-monkeys leasioned frontal lobes do badley at remembering where food is (In area 46)
Delayed matching to sample.
-3 groups, frontal lesions, temporal lesions, and normals.
-2 conditions delayed and imediate matching
-4 types of trials.
-spatial and temporal
what evidence is there for a central executive.
monkey food study.
-monkeys leasioned frontal lobes do badley at remembering where food is (In area 46)
Delayed matching to sample
In the experiment, frontal conrex needed to maintian or retrieves spatial information.

Frontal cortex not needed to maitain or recieve temporal information
-Practice with short term memory notes
Wisconsin Card Sorting Task
People had to figure out the rules... sorting by shape, number and color.
-normals could change strategies
-people with frontal lobe damage can't stop using past response.
(couldn't inhibit distractors and impulses) PHINEAS GAGE.
Conclusions about central executive.
-Not a place but a system.
-central executive and 2 slave systems (phonological loop and visospatial sketchpad)
Blocking experiment.

light, noise, shock pairings in rats.
-measure bar pressing/ freezing.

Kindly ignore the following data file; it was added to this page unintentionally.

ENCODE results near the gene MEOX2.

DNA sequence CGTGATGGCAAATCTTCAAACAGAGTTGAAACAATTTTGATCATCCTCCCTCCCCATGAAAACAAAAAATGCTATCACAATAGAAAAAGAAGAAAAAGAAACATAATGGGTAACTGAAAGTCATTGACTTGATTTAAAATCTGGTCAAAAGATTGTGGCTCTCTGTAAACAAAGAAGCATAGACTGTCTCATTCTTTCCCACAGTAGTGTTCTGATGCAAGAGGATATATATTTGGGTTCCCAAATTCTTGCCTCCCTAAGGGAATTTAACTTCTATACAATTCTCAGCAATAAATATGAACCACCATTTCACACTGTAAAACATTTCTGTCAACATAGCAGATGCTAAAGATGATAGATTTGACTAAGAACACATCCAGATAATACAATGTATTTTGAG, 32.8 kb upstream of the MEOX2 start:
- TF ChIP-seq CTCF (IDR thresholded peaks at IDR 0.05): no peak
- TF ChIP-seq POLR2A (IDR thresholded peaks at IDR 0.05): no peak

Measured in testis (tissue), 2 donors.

-Rats learned to barpress for food.
-One group exposed to a tone followed by a shock.
-other exposed to tone followed by shock and shock alone. (Random)
-group one freezes at the tone group 2 does not. Tone has no predictive value for group 2. It doesn't create suprise and expectation.
What is competition in terms of learning?
Two stimuli can compete for predictive strength. (light and noise.)
Delta Rule
The strength of our connection is bases on the discrepancy between what you expect and what you get.
-connections can be strengthened or weakened with learning.
What is the effect on the serial position curve if words are presented quickly?
There is a smaller primacy effect. (don't get to practice first words as long.)
-no change in recency effect.
Craik and Watson (1973)
People asked to pay attention to most recent B word in a list of words.
-varying number of words between "b" words.
-Couldn't be using matinence rehersal, cause the extent to which they remembered them would be dependent on the number of words between B words.
Glenberg, smith and Green
people shown a number and told to remember it while saying napkin over at over again for 2,6, or 18 seconds.
-then told to remember the number.
-then told to remember the word. How long they rehersed the word didn't effect how well they remembered it.
Anderson and Bower (1972)
Elaborative rehersal: